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Culture as Culprit.
April 6, 2001 11:07 AM   Subscribe

Culture as Culprit. Myron Magnet is the author of The Dream and the Nightmare, which George W. Bush has called the most influential book -- aside from the Bible -- that he's ever read. Is poverty in American less an economic matter than a cultural one?
posted by techgnollogic (9 comments total)

 
And all this time I thought George was more of a Golden Books kinda guy...
posted by fusinski at 1:34 PM on April 6, 2001


> And all this time I thought George was more of a Golden
> Books kinda guy...

I'd like him better if I thought he was. Tawny Scrawny Lion rocks.
posted by jfuller at 1:42 PM on April 6, 2001


I've always been more of a Pokey Little Puppy guy, personally...
posted by fusinski at 2:17 PM on April 6, 2001


OK, now that we've bashed Dubya again and reminisced about books from our childhood, does anyone have any thoughts on Magnet's views? Or has anyone in fact read The Dream and the Nightmare? I've put it on my to-read list because it seems like the guy has done a lot of thinking about his position, and I find I can almost always learn something from a well-reasoned argument put forth by an intelligent person, even if in the end I reject the conclusion.
posted by kindall at 2:42 PM on April 6, 2001


...poverty of the underclass is less an economic matter than a cultural one... he's asking for a total transformation of America's popular culture...

I might argue that so much of our culture is market-driven, so ultimately our problems (applying this assessment) might really be largely economic. I haven't read the book, though.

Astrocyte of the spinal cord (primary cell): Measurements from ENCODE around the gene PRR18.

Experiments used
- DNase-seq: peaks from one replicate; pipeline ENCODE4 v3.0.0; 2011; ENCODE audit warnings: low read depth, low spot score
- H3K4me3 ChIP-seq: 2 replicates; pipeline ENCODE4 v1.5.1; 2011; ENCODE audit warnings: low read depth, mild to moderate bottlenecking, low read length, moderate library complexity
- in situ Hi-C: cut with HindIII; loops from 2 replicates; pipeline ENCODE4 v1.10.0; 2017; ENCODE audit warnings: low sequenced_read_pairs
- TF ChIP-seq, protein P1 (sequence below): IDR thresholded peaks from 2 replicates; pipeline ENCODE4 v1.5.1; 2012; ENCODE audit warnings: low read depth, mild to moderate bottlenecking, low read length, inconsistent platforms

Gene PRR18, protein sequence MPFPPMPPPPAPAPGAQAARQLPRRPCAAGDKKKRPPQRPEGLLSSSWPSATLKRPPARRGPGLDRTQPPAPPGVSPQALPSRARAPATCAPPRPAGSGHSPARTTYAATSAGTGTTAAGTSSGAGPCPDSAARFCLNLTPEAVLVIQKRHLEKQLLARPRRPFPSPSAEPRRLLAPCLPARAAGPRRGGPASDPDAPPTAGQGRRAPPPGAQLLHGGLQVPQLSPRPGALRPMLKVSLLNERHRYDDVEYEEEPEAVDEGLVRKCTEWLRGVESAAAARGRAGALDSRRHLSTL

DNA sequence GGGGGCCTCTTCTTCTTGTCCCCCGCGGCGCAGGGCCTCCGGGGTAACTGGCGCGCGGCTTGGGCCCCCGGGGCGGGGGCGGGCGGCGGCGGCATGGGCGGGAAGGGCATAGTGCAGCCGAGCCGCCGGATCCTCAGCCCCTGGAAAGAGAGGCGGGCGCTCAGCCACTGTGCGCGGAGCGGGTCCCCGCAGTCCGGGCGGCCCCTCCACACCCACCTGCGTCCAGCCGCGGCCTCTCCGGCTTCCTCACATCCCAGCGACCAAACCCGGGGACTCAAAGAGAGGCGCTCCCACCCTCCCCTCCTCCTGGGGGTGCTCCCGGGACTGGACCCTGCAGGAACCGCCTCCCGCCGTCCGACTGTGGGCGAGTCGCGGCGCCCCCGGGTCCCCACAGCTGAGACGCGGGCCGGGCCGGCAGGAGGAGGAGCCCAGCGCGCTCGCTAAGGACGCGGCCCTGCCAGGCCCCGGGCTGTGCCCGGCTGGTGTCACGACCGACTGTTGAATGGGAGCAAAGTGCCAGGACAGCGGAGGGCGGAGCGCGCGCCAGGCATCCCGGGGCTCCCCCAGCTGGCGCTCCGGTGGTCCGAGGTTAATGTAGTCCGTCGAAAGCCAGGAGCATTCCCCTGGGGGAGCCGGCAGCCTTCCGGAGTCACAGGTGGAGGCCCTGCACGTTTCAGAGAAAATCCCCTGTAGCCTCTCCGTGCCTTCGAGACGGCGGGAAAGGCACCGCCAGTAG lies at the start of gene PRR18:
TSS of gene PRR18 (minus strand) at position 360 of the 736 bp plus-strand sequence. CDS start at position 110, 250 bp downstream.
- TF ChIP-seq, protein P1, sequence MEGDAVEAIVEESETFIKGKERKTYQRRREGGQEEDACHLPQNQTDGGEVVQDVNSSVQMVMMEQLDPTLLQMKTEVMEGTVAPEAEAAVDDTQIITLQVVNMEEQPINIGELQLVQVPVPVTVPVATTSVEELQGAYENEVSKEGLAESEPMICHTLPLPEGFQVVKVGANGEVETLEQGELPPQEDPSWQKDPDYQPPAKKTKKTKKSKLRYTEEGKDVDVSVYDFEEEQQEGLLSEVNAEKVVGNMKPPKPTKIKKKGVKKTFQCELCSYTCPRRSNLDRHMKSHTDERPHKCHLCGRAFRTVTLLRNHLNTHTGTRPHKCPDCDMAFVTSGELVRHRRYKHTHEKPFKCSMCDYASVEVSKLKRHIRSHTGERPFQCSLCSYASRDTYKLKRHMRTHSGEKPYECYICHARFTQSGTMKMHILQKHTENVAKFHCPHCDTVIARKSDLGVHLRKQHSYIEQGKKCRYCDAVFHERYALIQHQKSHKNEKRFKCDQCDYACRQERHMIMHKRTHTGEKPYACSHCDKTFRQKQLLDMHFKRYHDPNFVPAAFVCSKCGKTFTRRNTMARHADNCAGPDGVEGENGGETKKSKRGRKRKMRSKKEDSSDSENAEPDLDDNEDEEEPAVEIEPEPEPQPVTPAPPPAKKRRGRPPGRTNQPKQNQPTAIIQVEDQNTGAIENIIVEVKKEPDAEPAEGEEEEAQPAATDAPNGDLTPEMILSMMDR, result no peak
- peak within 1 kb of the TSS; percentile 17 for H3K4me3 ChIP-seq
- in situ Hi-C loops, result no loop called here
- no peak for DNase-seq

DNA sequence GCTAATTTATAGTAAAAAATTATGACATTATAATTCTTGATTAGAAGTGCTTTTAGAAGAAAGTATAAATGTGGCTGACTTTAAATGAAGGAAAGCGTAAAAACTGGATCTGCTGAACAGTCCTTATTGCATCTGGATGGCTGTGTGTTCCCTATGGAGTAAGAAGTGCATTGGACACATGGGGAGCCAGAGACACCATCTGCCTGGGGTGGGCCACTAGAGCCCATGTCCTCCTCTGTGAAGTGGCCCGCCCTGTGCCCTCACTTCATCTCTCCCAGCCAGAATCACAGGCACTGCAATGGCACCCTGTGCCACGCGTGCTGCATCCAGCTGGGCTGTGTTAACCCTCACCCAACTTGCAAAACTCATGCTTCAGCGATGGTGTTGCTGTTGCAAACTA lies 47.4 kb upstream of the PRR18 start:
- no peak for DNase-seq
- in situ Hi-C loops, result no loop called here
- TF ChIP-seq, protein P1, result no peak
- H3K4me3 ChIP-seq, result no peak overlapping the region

posted by dal211 at 3:12 PM on April 6, 2001


Definitely on my to-read list.

Strangely, I don't know that these views are entirely conservative, but I'd have to see more of it. As dal says, so much of our "cultural decline" is market-driven, but it's more about a glut of consumerism and media--which are both driven by huge corporations. Thus, if you want to change culture, you also have to change the corporations that are traditional benefactors of conservative thought.

It's an interesting little circle, and one worth breaking--but I hate to see this get categorized as conservative or liberal, since it doesn't truly look like either at first glance.
posted by frykitty at 3:18 PM on April 6, 2001


I'm interested in reading this too, if only to figure out if he's as loopy as he appears to be. Anyone who would find validation of Freud's Civilization and Its Discontents in the failure of public welfare has got to be some kind of sick Malthusian freak, right? Maybe not. I'll suspend judgement until I read the book.
posted by varmint at 3:23 PM on April 6, 2001


frykitty: No, breaking it would produce a breakup of the current Republican Party coalition, which really began with "fusionist" ideas of the '60s. There have been strange coalitions before -- note the southern conservatives and blacks of the New Deal coalition who were for years only united in their voting for Democrats. In any case, the Republican economic libertarian/religious conservative coalition cannot last. It makes no sense, not even when you bring the Weberian theories of Protestantism's effect on capitalism into the equation. There's a built in self-destruction element -- maybe it will be set off by an economic crisis, maybe just tension between the two sides, who can say?
posted by raysmj at 9:42 PM on April 6, 2001


It's fairly obvious that W is as wealthy as he is because of the work ethic and value set instilled in him by his culture, rather than, say, the fact that he was given all his money by his multi-millionaire, ex-president father. Makes perfect sense to me.
posted by Doug at 12:32 AM on April 7, 2001


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